While Makonzo hasn’t laid down speed times in the evaluation process worthy of proving his free safety range and there are some concerns about size as an every down linebacker, Ottawa has done an excellent job in recent years collecting versatile defensive pieces for defensive coordinator Mike Benevides to employ how he sees fit.

Makonzo has played edge, linebacker and occasionally bumped out to an interior pass coverage role but the question now becomes what will he be at the CFL level? Is second overall too high for a classic defensive ‘tweener’ without a perfectly crafted role like Richards before him?

In an off-season where Ottawa pillaged the Alouettes secondary in free agency picking up Patrick Levels, Money Hunter and Ty Cranston, it would only make sense for Ottawa to scoop up Makonzo before Montreal can at fourth overall.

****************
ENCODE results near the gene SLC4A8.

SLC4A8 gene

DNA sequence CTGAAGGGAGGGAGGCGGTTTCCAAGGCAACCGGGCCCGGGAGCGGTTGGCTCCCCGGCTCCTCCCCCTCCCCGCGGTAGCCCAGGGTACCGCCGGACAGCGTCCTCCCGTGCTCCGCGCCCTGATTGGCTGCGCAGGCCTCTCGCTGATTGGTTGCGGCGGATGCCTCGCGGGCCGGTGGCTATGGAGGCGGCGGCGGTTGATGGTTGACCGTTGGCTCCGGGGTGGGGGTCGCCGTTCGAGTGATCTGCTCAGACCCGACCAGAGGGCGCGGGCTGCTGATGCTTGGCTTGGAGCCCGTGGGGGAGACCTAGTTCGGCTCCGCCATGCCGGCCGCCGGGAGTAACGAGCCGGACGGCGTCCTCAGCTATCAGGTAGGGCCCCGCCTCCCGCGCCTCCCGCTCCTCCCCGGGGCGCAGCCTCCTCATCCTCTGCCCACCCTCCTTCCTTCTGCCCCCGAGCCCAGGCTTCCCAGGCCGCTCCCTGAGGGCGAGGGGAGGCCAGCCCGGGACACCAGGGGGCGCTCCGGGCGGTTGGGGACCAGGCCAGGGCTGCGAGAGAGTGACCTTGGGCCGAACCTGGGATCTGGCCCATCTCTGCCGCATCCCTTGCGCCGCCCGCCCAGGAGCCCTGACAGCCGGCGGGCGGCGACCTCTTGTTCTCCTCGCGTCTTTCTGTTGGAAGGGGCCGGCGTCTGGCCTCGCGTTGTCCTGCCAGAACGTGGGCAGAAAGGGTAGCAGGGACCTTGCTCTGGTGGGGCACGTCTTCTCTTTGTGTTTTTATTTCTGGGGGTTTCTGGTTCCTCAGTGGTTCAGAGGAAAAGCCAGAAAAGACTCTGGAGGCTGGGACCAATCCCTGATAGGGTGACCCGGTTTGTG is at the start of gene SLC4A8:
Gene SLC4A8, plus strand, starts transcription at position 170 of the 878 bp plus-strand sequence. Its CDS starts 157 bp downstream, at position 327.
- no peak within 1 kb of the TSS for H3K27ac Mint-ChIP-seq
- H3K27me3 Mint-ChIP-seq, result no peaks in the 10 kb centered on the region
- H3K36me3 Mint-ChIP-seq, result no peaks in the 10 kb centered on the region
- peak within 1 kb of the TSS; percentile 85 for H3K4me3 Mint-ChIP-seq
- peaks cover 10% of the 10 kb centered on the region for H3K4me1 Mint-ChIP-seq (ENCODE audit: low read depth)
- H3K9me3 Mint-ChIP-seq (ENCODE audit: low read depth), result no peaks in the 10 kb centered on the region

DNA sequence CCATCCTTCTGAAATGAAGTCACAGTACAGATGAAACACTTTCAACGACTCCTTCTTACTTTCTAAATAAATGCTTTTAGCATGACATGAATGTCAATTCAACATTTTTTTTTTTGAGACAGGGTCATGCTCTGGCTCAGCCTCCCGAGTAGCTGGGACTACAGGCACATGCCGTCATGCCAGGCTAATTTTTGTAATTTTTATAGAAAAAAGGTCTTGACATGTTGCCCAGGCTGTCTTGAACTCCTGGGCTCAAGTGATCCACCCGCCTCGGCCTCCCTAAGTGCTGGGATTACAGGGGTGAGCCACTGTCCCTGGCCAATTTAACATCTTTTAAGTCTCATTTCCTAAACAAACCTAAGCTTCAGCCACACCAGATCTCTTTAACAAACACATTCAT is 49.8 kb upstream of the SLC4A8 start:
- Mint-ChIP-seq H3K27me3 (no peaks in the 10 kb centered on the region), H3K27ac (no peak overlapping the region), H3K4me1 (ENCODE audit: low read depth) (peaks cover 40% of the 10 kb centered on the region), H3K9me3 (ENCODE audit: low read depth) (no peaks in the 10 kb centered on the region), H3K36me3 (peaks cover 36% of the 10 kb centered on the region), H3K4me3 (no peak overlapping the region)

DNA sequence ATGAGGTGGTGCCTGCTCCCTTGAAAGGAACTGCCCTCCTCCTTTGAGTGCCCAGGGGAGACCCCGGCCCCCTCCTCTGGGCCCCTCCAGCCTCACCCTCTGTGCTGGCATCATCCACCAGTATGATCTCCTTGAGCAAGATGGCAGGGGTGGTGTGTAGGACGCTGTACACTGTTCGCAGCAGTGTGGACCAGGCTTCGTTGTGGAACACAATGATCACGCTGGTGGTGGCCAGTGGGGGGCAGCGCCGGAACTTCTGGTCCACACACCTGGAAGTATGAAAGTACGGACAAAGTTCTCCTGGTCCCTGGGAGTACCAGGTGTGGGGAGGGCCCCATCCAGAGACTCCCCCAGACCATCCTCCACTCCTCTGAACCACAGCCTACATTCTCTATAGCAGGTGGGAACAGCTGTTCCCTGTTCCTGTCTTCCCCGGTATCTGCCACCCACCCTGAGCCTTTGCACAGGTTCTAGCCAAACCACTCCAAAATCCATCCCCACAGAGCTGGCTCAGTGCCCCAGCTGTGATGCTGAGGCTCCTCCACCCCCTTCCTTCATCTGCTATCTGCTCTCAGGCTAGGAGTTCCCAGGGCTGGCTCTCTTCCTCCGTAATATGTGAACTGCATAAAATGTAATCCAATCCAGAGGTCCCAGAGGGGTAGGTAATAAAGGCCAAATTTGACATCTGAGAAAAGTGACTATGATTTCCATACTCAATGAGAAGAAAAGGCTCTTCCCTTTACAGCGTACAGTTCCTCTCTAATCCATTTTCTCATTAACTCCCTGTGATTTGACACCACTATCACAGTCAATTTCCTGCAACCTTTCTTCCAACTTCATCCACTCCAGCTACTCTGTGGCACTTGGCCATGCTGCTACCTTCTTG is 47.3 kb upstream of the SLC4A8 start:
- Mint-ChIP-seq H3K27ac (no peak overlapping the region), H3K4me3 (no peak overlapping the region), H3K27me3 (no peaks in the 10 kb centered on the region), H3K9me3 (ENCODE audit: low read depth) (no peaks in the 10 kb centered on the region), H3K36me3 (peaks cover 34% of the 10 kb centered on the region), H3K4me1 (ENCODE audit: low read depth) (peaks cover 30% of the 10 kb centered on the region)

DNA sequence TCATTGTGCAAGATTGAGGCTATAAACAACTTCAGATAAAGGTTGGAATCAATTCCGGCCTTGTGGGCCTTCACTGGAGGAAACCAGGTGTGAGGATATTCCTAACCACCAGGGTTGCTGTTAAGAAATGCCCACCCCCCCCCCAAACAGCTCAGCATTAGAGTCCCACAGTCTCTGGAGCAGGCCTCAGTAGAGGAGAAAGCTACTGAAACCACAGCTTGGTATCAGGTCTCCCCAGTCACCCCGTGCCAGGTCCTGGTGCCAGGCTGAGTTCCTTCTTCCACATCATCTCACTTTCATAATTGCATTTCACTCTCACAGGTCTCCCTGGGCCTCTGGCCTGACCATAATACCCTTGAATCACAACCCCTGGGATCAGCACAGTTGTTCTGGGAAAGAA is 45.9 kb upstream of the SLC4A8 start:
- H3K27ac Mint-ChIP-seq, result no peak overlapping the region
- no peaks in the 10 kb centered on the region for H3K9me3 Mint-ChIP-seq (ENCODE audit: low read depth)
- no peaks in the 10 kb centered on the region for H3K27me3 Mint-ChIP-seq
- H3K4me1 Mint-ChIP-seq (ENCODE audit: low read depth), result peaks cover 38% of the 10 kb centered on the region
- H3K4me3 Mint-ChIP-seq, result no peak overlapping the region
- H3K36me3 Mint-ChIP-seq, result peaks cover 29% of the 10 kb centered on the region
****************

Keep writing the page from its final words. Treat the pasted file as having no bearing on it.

Choosing between the Philpots really is splitting hairs. Tyson is slightly lighter, faster and more of a deep ball tracker. If the Lions decide to go receiver here he is the right choice based on play style and overall fit after Shaq Johnson signed with Ottawa in free agency.

BC needs help along the offensive line and could reach here, but I don’t believe there is a lineman worthy of a top three pick in this year’s draft making the question for Lions decision makers Philpots vs. the field.

I could see this pick going to Queen’s DL Anthony Federico depending on exactly what Montreal is looking for, but the loss of David Menard to BC means the Alouettes will be looking to restock their Canadian passer pressure.